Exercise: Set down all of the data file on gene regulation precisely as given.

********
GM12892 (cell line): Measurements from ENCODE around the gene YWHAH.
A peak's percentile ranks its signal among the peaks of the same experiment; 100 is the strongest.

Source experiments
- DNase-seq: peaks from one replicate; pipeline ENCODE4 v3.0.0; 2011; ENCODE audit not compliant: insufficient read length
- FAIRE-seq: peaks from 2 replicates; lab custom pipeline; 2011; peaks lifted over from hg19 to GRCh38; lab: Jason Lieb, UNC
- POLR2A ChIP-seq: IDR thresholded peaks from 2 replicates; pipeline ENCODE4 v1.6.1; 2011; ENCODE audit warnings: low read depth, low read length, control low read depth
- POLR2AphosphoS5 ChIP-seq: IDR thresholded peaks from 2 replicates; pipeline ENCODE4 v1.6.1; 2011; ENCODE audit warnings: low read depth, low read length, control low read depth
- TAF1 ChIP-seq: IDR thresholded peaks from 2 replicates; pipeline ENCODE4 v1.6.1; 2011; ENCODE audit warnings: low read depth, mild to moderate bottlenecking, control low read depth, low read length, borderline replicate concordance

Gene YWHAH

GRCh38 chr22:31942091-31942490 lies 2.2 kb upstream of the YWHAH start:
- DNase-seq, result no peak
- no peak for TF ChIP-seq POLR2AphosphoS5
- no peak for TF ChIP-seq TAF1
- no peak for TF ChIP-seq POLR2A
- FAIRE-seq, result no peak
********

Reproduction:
GM12892 (cell line): Measurements from ENCODE around the gene YWHAH.
A peak's percentile ranks its signal among the peaks of the same experiment; 100 is the strongest.

Source experiments
- DNase-seq: peaks from one replicate; pipeline ENCODE4 v3.0.0; 2011; ENCODE audit not compliant: insufficient read length
- FAIRE-seq: peaks from 2 replicates; lab custom pipeline; 2011; peaks lifted over from hg19 to GRCh38; lab: Jason Lieb, UNC
- POLR2A ChIP-seq: IDR thresholded peaks from 2 replicates; pipeline ENCODE4 v1.6.1; 2011; ENCODE audit warnings: low read depth, low read length, control low read depth
- POLR2AphosphoS5 ChIP-seq: IDR thresholded peaks from 2 replicates; pipeline ENCODE4 v1.6.1; 2011; ENCODE audit warnings: low read depth, low read length, control low read depth
- TAF1 ChIP-seq: IDR thresholded peaks from 2 replicates; pipeline ENCODE4 v1.6.1; 2011; ENCODE audit warnings: low read depth, mild to moderate bottlenecking, control low read depth, low read length, borderline replicate concordance

Gene YWHAH

GRCh38 chr22:31942091-31942490 lies 2.2 kb upstream of the YWHAH start:
- DNase-seq, result no peak
- no peak for TF ChIP-seq POLR2AphosphoS5
- no peak for TF ChIP-seq TAF1
- no peak for TF ChIP-seq POLR2A
- FAIRE-seq, result no peak